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Jellyfish are "hypnotizing to watch," writes BlessThisStuff, so why not let them hypnotize you in your home or office? The Pulse 80 Jellyfish Aquarium ($1300) was designed with the special needs of jellyfish in mind, and it lets a human operator play with lighting effects. A remote control that governs the LED system lets you choose among thousands of colors and set the brightness and timing for flashes or color shifts. The aquarium is handmade from scratch-resistant cast acrylic and features a low-maintenance filtration system and an Italian-made pump designed to be virtually silent while operating. The Week Staff

Only in America
2:52 p.m. ET
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A Georgia school district is investigating the mass baptism of its high school football players just before practice. A video showing the baptism appeared on a Baptist church's website, with the caption: "See how God is STILL in our schools." A spokeswoman for the Freedom From Religion Foundation said the coach was illegally misusing his authority "to promote his personal religious agenda.'' School district officials said they would "take appropriate steps." The Week Staff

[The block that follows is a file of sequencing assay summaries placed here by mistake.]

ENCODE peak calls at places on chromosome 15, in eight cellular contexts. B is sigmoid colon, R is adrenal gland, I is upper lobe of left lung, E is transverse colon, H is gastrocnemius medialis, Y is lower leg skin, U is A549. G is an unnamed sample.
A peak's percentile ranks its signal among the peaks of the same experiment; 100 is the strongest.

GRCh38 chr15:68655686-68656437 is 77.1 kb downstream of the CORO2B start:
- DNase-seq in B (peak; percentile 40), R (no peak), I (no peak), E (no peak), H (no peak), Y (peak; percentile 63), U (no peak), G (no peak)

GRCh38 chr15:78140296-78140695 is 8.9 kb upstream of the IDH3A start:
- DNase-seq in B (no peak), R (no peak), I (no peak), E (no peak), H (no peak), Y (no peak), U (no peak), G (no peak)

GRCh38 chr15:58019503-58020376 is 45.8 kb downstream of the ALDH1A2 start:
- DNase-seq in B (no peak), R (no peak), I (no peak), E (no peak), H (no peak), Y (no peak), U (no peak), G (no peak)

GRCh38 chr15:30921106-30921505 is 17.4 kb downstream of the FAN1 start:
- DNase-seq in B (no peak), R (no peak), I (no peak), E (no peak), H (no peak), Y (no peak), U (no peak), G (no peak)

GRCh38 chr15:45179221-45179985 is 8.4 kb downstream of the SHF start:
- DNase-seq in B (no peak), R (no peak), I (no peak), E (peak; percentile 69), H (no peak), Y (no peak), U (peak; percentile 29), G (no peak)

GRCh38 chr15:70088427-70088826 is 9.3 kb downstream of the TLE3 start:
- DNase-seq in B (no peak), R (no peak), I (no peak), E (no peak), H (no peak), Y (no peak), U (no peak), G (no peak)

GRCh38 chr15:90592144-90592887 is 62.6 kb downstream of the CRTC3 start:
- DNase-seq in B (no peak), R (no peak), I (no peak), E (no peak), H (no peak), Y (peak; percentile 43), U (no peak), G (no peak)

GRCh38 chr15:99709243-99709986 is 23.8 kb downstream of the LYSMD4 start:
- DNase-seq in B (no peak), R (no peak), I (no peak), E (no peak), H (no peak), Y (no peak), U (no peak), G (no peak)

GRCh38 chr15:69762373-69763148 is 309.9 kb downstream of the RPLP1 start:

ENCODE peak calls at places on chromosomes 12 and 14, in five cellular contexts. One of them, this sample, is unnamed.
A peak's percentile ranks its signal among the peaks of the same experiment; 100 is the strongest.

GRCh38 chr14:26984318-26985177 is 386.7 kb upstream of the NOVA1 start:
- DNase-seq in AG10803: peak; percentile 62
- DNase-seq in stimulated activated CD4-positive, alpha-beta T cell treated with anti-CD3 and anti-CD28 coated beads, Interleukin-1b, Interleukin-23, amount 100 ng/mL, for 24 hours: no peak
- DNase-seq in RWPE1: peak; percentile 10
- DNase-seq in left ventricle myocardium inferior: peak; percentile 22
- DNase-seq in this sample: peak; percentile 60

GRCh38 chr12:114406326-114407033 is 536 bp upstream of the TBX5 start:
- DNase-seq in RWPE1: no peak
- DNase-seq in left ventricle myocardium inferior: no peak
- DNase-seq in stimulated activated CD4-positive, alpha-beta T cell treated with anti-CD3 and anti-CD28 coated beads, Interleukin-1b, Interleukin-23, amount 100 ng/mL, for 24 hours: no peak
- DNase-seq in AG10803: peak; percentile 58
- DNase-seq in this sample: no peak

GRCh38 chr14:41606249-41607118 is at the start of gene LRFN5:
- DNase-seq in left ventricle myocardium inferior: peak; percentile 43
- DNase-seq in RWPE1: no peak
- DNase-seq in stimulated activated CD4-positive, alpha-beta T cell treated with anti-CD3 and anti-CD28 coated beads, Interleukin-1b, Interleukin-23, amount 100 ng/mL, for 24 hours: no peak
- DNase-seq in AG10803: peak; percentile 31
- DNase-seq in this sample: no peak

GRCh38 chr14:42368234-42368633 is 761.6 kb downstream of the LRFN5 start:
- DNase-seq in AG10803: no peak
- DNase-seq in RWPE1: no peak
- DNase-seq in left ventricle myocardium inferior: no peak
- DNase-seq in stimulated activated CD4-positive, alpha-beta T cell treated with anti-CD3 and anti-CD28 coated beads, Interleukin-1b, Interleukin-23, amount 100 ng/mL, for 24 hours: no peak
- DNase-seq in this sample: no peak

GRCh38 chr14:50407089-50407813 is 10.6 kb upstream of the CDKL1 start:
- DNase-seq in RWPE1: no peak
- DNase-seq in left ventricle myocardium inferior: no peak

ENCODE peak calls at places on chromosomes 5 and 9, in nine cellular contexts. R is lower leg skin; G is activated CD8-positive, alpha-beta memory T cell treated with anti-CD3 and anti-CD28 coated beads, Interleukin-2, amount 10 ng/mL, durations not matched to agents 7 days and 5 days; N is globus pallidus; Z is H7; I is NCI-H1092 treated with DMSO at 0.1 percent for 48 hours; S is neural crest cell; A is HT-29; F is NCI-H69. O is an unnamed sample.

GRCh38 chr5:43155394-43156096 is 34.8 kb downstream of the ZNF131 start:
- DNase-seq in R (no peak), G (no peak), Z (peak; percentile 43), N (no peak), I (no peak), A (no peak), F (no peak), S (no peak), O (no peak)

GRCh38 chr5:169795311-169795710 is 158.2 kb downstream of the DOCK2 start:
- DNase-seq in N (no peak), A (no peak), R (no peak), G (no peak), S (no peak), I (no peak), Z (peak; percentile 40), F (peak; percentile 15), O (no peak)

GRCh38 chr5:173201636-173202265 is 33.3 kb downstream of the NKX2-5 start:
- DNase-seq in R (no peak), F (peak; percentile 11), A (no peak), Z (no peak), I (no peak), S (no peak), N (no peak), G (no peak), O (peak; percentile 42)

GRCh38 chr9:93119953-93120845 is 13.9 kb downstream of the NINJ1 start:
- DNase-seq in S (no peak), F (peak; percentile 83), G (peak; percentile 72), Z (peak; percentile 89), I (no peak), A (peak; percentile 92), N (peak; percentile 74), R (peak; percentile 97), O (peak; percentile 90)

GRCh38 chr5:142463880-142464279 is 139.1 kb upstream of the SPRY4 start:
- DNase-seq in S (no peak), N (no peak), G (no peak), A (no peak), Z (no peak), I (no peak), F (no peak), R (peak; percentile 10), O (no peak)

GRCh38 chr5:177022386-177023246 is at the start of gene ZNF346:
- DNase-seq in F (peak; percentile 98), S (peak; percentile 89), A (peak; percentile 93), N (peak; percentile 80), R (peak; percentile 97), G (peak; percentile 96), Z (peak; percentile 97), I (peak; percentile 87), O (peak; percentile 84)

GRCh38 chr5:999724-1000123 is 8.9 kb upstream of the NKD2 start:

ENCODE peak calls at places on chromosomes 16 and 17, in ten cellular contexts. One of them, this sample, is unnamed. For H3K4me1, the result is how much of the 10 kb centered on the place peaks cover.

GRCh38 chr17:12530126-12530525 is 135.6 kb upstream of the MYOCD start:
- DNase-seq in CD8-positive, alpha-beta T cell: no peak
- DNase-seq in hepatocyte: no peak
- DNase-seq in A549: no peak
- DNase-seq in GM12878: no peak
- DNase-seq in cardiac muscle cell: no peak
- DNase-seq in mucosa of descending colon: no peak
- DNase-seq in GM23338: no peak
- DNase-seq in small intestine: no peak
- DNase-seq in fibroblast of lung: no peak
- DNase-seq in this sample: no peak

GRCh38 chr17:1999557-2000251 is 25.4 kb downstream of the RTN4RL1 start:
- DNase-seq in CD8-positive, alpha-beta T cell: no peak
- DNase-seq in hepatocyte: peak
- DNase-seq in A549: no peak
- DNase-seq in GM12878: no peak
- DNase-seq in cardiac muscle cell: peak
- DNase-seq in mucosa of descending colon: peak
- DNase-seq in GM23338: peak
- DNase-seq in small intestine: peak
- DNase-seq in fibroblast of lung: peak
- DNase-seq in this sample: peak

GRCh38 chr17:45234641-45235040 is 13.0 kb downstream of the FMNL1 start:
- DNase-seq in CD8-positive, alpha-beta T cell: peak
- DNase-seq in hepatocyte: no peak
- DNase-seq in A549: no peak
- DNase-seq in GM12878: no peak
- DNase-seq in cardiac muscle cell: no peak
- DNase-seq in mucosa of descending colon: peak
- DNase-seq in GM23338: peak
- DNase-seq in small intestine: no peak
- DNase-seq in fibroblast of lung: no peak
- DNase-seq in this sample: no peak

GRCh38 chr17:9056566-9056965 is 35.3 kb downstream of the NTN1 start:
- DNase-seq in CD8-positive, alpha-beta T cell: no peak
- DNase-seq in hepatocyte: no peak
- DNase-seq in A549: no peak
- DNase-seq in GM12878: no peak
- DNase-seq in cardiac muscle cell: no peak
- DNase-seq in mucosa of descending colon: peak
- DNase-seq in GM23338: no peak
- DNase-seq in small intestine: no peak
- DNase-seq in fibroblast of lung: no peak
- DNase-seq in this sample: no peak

This just in
1:58 p.m. ET
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Martin O'Malley wants the U.S. to accept as many as 13 times the number of Syrian refugees it currently plans to take in. The former Maryland governor and Democratic presidential candidate called Friday for the U.S. to up its plans to accept between 5,000 to 8,000 immigrants to "at least 65,000 Syrian refugees by the end of 2016." O'Malley cited the photos of 3-year-old Aylan Kurdi, who washed up dead on a Turkish beach after a failed attempt to sail from Turkey to Greece, for stirring his moral obligation to urge Americans to do more to help some four million Syrian refugees.